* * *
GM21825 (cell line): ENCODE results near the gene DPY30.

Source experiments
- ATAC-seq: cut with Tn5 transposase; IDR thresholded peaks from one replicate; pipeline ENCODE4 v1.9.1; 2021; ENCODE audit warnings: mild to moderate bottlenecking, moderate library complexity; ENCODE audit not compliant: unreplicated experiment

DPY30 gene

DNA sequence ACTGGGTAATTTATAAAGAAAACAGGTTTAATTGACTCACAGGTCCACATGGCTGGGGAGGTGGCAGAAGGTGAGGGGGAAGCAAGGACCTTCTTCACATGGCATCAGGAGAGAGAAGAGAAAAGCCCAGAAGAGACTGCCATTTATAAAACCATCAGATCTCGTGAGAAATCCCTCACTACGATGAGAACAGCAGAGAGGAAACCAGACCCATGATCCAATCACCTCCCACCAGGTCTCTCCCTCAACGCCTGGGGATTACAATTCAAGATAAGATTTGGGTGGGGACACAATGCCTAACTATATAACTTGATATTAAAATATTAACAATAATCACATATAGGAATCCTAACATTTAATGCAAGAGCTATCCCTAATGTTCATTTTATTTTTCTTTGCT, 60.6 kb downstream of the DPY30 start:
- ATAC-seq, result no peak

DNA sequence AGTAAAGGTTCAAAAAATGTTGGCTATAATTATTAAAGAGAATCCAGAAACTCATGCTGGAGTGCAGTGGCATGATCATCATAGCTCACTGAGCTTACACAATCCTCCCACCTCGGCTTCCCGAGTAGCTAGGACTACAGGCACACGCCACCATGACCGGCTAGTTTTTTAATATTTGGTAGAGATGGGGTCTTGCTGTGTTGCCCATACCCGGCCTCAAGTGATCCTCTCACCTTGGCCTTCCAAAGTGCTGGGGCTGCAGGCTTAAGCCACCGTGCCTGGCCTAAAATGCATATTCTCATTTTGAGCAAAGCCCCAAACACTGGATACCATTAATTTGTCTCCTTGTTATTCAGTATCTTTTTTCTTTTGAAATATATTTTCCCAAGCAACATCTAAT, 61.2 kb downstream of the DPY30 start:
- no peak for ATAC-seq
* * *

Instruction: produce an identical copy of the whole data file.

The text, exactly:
GM21825 (cell line): ENCODE results near the gene DPY30.

Source experiments
- ATAC-seq: cut with Tn5 transposase; IDR thresholded peaks from one replicate; pipeline ENCODE4 v1.9.1; 2021; ENCODE audit warnings: mild to moderate bottlenecking, moderate library complexity; ENCODE audit not compliant: unreplicated experiment

DPY30 gene

DNA sequence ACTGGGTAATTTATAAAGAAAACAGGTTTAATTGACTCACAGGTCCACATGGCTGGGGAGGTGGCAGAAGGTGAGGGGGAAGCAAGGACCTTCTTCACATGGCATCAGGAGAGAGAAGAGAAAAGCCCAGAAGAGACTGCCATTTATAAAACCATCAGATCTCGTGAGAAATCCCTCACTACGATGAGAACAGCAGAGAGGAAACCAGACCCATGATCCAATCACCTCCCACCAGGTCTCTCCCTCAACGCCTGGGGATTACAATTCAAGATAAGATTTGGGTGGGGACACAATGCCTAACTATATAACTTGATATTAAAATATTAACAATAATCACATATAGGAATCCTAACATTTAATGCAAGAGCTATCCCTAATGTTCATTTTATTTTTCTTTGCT, 60.6 kb downstream of the DPY30 start:
- ATAC-seq, result no peak

DNA sequence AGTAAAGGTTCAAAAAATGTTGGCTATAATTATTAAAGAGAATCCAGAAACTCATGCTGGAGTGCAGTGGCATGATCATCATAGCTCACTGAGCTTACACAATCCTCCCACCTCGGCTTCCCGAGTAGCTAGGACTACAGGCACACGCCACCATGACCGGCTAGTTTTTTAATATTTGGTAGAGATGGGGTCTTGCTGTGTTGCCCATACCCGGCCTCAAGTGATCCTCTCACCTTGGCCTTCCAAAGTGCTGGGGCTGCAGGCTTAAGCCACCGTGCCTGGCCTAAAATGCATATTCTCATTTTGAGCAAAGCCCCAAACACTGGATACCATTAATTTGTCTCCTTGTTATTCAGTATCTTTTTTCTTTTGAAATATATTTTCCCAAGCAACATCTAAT, 61.2 kb downstream of the DPY30 start:
- no peak for ATAC-seq